Dangerous Thundersnow: Lightning Strikes NJ Teacher During Winter Storm Quinn

  • Mar 09, 2018

Dangerous Thundersnow During Winter Storm Quinn

A powerful nor’easter plowed through the Northeast portion of the U.S. on Wednesday, March 7, bringing with it heavy snow, flooding storm surge, and dangerous thundersnow.

As the storm worked its way up the coast during the morning hours of Wednesday, schools, businesses, and other organizations scrambled to ensure the most effective planning. In Ocean County, Manchester Middle School had their students until the end of the day and got ready to dismiss them at 2:30 pm.

In order to prepare for the dismissal, a 33-year-old 8th-grade teacher headed outdoors into the snow with an umbrella in hand. There, while on bus duty, a lightning strike hit her umbrella. The teacher was conscious after the strike and complained of a tingling in one of her arms. Two other teachers escorted the victim to the nurse’s office after the strike.

She was taken to Jersey Shore Univesity Medical Center in Neptune for treatment of non-life threatening injuries.

This is the first report of dangerous thundersnow – or thundersnow that has actually resulted in someone being struck by lightning.

What is Thundersnow?

Thundersnow is rare, but not as rare as actually being struck by lightning during a snowstorm. Thundersnow is a lot like a regular thunderstorm except snow falls instead of rain.

There are typically three causes of thundersnow:

  1. Normal thunderstorm on the leading edge of a cold front or warm front. These have to form in a winter environment or run into coll air.
  2. A heavy synoptic snowstorm that sustains strong vertical mixing. an upward motion allows for favorable conditions for lightning and thunder to occur because warm air is trying to get through much cooler air.
  3. The last cause is lake effect or ocean effect thunderstorms. Cold air passing over relatively warm water will create these types of storms.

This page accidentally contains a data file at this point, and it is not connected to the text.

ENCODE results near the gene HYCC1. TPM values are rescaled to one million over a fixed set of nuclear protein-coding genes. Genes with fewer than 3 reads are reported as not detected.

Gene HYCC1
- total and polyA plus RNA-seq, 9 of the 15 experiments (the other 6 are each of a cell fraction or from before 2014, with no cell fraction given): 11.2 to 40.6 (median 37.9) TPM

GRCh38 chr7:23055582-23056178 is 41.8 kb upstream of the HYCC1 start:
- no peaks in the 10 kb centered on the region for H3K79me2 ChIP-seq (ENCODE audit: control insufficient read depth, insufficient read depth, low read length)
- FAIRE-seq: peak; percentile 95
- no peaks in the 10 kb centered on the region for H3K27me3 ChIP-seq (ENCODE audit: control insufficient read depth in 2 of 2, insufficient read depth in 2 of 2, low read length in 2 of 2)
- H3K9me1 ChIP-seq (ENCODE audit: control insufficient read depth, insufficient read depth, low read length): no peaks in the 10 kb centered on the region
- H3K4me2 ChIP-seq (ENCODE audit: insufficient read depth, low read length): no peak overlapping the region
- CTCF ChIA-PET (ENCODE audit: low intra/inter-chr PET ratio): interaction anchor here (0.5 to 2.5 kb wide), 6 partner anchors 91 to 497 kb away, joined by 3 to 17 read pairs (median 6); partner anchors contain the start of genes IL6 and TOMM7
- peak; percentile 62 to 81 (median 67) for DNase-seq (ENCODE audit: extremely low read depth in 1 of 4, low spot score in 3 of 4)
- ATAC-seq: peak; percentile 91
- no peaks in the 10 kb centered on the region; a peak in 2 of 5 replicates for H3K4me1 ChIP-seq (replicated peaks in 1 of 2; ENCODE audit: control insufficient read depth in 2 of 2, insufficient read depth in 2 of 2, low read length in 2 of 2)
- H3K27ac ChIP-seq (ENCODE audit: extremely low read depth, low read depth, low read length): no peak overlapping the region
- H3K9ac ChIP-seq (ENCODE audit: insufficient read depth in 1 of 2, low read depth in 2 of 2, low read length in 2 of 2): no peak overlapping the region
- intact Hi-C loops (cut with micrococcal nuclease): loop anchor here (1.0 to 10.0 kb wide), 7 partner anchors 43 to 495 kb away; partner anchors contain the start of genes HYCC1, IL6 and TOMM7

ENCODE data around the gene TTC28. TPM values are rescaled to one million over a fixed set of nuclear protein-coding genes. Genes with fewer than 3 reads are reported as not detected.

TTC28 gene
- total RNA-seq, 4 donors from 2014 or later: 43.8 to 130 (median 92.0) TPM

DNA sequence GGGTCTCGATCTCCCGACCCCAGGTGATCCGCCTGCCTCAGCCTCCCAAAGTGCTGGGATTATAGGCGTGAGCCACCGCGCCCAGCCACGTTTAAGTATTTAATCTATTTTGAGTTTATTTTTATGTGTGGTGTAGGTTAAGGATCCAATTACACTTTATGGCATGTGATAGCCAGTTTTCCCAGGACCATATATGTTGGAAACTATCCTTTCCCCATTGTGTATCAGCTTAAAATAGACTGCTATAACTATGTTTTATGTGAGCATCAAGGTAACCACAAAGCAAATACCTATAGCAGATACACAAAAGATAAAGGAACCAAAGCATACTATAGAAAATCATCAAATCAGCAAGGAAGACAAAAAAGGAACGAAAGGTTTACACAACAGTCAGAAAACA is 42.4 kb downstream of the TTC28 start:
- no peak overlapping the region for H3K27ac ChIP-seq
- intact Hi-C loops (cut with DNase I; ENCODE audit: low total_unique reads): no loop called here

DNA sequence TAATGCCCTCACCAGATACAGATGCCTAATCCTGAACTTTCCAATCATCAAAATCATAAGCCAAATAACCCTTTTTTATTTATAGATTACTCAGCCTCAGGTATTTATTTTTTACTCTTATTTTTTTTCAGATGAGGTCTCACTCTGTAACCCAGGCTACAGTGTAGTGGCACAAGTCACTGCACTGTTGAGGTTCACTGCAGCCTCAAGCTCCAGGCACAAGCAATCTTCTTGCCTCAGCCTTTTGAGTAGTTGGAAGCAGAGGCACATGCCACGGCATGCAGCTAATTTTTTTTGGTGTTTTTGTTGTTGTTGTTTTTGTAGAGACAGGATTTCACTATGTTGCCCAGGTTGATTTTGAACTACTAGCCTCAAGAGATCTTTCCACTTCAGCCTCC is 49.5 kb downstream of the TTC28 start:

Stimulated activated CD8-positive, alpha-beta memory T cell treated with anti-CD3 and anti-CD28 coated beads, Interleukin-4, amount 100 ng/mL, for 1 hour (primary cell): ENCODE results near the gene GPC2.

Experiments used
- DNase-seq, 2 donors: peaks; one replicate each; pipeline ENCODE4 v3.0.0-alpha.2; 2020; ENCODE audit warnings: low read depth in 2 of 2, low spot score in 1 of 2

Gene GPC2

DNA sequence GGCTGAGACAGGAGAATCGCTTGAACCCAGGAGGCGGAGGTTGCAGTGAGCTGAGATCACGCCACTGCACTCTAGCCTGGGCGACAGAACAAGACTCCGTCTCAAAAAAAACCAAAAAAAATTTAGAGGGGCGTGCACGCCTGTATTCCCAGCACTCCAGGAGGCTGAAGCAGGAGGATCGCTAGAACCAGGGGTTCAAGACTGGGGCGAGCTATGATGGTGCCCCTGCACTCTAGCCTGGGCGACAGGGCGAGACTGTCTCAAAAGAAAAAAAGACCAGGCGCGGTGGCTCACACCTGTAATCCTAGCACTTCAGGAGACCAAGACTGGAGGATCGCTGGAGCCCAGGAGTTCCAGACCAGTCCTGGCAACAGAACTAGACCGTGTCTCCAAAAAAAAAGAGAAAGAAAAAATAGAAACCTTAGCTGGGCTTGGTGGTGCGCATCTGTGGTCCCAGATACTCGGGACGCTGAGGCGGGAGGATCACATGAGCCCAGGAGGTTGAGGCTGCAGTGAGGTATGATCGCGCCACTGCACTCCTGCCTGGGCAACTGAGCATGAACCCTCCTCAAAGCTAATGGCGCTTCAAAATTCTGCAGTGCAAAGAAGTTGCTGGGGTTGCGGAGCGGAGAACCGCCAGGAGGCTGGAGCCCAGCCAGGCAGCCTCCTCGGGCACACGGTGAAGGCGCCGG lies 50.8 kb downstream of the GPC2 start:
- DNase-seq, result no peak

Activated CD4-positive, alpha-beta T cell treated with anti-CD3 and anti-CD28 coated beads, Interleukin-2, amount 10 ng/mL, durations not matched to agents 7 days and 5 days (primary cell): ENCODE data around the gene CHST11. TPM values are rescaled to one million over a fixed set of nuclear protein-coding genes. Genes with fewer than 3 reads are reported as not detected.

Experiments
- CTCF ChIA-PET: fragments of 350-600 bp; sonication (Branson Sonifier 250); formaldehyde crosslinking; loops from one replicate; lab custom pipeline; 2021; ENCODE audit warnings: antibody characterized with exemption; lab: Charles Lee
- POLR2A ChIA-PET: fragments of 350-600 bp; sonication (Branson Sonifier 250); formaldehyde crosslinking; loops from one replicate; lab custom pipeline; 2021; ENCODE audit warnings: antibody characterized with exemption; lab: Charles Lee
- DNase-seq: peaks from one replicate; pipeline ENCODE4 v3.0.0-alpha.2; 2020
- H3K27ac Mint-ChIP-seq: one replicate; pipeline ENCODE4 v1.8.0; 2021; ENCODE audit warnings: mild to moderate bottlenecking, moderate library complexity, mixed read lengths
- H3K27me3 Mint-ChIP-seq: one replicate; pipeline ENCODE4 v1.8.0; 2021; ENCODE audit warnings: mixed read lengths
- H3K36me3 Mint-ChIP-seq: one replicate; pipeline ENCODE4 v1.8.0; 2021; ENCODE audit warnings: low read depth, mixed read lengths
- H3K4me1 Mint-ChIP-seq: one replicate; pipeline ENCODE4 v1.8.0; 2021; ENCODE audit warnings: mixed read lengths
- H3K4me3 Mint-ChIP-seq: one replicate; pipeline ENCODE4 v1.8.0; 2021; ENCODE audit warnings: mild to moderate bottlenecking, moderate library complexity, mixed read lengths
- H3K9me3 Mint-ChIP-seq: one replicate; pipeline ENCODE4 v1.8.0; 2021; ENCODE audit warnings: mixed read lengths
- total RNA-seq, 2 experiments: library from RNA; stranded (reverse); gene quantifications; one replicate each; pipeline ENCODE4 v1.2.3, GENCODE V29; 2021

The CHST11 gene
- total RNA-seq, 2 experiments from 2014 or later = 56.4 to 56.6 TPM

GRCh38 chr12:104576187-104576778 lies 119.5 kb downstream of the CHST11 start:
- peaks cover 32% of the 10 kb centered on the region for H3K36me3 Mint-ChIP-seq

While rare, thundersnow is also extremely interesting. Did you know that lightning appears brighter because the light reflects off of the falling snow? Also, it’s interesting to note that thundersnow is lower in volume than thunder during storms without snow. This is because the snow dampens the sound. In this case in Manchester, New Jersey, the teacher most likely didn’t even hear the thunder.

Winter Storm Update

Winter Storm Quinn brought more than just lightning to the Northeast. Snow accumulations reached impressive amounts and some parts of the tri-state area are still without power as of Friday, March 9th, 2018. Here is a brief list of some of the snow accumulations reported:

  • Monroe, N.Y.: 26 inches
  • Sloatsburg, N.Y.: 26 inches
  • Highland Mills, N.Y.: 24.3 inches
  • Butler, N.J.: 24 inches
  • New Fairfield, Conn: 24 inches
  • Newton, Conn: 19.6 inches
  • Ridgefield, Conn: 19 inches
  • Stamford, V.T.: 18 inches
  • Richboro, P.A.: 16 inches


One of our remote employees on the marketing team, located in Bloomingdale, New Jersey, had this to say about the storm:

This storm was unlike anything we’ve seen in this area. The snow fell quick and heavy, weighing down on power lines, tree branches, and roofs. We had multiple branches down on our property and no power for nearly 24 hours.

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